At SeatGeek, we think about our venue maps as “maps” rather than “seating charts.” Therefore, we aim to make our venue maps as good as the best interactive geographic maps in the industry, such as those by Google and Mapbox.
As part of this aim, we recently made a major change to our venue maps on our web platforms. We now render a vast majority of our maps client-side using vector tiles and Mapbox GL. This is the first major user-facing change stemming from our GIS pipeline and opens the door for some really cool things to come.
For those not familiar with modern web maps, it may be helpful to take a step back and define some concepts. There are two primary ways in which to define images in computer graphics: raster and vector.
In raster graphics, images are defined using a rectangular grid of pixels. Pixels are samples of a source image, typically represented by red, green, and blue values. Some common raster file formats include JPEG, TIFF, PNG, etc., with the primary distinguishing feature being the particular flavor of lossy or lossless compression involved.
Due to the fact that these images are based on pixels, they are resolution-dependent. Therefore, an image created at a particular resolution only looks correct at that resolution. Displayed at any other size, the image must be resampled. Through this process, things like diagonal lines in the source image can appear as “staircases” or “jaggies” in an enlarged image. Real life is not like CSI; you can only “enhance” a raster image so much.
Unlike raster graphics, vector graphics don’t store information for every pixel of the image. Rather, vector images are defined using higher-level primitives, such as polygons, bezier curves, and ellipses. Due to this, vector graphics are not resolution-dependent; they can be accurately rendered at any scale, regardless of the rendering device resolution. Common vector file types include EPS, AI, and SVG.
For many graphics, vector representations are substantially smaller files, since they do not store the color value of each pixel. As you can see with the SeatGeek logo, a shape can be defined by just a few nodes and control points. Vector graphics are particularly useful for images which are composed of well defined geometric shapes and curves, such as fonts, logos, and maps.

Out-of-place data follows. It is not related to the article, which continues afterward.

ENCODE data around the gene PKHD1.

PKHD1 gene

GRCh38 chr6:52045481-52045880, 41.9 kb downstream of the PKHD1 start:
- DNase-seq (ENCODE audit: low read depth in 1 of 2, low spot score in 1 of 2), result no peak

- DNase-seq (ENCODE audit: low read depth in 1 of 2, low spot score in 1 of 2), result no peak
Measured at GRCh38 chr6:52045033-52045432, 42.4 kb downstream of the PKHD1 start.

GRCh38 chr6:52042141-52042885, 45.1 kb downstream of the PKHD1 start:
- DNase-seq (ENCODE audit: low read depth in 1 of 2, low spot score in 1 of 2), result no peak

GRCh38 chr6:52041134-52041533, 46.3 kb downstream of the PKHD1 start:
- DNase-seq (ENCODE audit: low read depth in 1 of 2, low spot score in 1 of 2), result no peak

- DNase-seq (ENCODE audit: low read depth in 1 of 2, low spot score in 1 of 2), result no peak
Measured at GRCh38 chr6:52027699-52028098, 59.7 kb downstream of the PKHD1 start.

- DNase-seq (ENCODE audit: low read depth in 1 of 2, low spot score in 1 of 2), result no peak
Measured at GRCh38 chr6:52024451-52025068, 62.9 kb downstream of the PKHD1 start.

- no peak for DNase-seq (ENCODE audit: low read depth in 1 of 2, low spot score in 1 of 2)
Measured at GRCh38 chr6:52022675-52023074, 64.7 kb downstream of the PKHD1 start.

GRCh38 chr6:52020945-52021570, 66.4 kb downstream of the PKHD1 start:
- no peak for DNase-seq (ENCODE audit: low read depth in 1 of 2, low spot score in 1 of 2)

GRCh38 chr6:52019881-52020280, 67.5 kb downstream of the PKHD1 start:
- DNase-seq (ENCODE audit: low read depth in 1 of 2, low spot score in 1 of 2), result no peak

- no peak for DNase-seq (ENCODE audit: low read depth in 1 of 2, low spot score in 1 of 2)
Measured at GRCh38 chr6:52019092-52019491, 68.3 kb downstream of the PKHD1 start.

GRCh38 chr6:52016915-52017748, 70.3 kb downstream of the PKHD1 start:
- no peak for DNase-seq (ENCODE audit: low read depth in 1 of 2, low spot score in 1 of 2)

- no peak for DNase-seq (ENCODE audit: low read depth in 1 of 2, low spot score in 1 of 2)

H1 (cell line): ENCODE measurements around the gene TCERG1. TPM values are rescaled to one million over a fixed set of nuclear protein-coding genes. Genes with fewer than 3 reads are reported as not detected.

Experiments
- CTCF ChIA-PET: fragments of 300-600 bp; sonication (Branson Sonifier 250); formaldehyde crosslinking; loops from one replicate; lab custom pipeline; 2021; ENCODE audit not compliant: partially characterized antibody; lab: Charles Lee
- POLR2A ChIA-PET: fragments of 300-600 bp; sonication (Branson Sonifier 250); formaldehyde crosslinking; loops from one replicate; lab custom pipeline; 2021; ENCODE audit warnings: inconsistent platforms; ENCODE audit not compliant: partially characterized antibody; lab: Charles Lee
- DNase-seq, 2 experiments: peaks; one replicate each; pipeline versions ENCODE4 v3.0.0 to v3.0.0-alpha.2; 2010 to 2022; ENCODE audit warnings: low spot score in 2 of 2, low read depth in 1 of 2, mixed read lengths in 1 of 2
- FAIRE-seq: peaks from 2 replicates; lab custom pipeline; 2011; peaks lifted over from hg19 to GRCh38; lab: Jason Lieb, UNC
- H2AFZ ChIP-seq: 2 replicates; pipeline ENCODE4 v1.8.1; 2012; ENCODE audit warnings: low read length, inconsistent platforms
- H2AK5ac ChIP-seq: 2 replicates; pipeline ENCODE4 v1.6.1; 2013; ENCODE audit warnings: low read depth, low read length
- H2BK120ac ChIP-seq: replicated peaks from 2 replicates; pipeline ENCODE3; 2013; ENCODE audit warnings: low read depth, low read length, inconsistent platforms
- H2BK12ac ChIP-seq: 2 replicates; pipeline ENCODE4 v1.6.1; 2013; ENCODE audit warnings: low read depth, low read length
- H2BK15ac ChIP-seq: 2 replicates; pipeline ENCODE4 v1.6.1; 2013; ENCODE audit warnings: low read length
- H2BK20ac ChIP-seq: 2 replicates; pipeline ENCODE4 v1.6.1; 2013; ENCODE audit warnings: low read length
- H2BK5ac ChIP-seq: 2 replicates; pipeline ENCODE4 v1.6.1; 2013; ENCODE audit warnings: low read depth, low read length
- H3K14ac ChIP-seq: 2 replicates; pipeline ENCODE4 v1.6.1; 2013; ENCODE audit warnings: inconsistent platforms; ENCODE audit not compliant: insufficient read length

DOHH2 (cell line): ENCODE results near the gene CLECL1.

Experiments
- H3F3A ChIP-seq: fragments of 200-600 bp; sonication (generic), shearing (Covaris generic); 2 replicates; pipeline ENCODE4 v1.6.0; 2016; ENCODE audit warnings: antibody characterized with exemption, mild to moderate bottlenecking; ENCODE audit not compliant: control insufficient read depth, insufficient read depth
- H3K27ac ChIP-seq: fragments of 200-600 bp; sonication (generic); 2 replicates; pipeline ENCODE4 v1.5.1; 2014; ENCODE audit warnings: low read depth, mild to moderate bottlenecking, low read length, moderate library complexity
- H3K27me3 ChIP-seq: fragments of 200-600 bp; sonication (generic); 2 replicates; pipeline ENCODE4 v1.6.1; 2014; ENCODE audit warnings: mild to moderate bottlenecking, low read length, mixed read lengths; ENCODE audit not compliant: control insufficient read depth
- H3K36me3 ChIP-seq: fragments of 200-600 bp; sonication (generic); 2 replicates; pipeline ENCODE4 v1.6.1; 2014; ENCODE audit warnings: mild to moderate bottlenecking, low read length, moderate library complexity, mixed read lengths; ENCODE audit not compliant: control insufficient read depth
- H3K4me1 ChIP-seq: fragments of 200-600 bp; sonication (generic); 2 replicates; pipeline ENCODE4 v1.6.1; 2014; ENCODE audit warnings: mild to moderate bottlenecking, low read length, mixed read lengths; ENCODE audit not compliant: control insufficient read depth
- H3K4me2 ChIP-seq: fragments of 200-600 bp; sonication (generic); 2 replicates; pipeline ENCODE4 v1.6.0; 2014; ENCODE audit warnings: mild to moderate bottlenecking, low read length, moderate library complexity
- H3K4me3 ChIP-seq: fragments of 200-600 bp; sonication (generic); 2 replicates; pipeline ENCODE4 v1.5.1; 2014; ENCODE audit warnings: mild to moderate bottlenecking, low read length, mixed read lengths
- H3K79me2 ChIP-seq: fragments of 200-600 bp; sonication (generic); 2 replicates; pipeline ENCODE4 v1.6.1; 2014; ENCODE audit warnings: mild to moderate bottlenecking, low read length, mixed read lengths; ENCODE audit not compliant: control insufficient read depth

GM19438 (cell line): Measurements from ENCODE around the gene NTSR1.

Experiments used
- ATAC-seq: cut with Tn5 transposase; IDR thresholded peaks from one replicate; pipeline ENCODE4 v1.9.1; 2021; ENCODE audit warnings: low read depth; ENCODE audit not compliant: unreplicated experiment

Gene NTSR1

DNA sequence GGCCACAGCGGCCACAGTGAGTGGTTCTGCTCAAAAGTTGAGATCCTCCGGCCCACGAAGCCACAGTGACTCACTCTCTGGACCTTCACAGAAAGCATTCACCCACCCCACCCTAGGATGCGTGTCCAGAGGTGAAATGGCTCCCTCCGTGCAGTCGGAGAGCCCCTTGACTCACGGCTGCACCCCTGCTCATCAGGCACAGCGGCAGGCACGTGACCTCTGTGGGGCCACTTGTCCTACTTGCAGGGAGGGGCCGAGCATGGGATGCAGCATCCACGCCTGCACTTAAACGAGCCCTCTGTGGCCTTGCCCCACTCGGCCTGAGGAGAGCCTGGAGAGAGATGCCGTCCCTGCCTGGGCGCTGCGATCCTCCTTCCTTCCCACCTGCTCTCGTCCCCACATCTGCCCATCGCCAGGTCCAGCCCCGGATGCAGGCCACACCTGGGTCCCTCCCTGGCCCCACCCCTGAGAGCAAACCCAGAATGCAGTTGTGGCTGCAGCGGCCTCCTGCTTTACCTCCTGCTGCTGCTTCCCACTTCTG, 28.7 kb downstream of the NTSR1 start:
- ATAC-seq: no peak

Until just a few years ago, almost all web-based maps employed the same strategy: displaying a specific area and zoom level of a map using a collection of raster image tiles (e.g. 256px PNGs). Tiles are particularly useful at producing the effect of a very large, interactive image on the client while being highly cacheable.
However, raster tiles have some downsides. Probably the most noticeable to the end user is that the tiles only exist at integer zoom levels. This means that any zoom action results in a “jump” between different zoom levels. Many libraries cover this using CSS transformations, scaling up the lower resolution tiles and replacing them with the higher resolution tiles as they load.
Additionally, because the tiles are rendered on the server, there is no way to manipulate or style the map on the client without using overlays, like we did with canvas tiles.
Unlike raster maps, vector maps are rendered entirely by the client. Although they use the same tiling strategy as raster maps, these tiles only store geometries and metadata. The client-side renderer (Mapbox GL) takes the data from the tiles and style definitions and draws maps at a very high frame rate.
Even though vector tiles are also only defined at integer zoom levels, the renderer can render any zoom level. This means we can initialize our venue maps to be the perfect size for every screen and give the user an incredibly smooth experience.
Thankfully, we have seen tremendous growth in WebGL support in the last couple of years. According to our tracking, over 95% of our visitors have a WebGL enabled browsers. Only for a sliver of traffic and a small number of older maps do we fall back to our Leaflet.js raster maps.
One of the major reasons we chose Mapbox GL is because of its cross platform support and we are actively working on bringing vector maps to our native applications.
Additionally, some of the design and UI decisions we made were reflections of the limitations of our legacy mapping stack. Now that we have the ability to fully access and manipulate the map data on the client, we are free to completely rethink how our maps work.
First of all, we want to give a shout-out to Mapbox. Our maps have benefited greatly from their open source work. They set a great example of how companies can contribute to the tech community and have been an inspiration for our efforts to do more of the same.
Finally, if these are the types of projects that excite you, come work with us!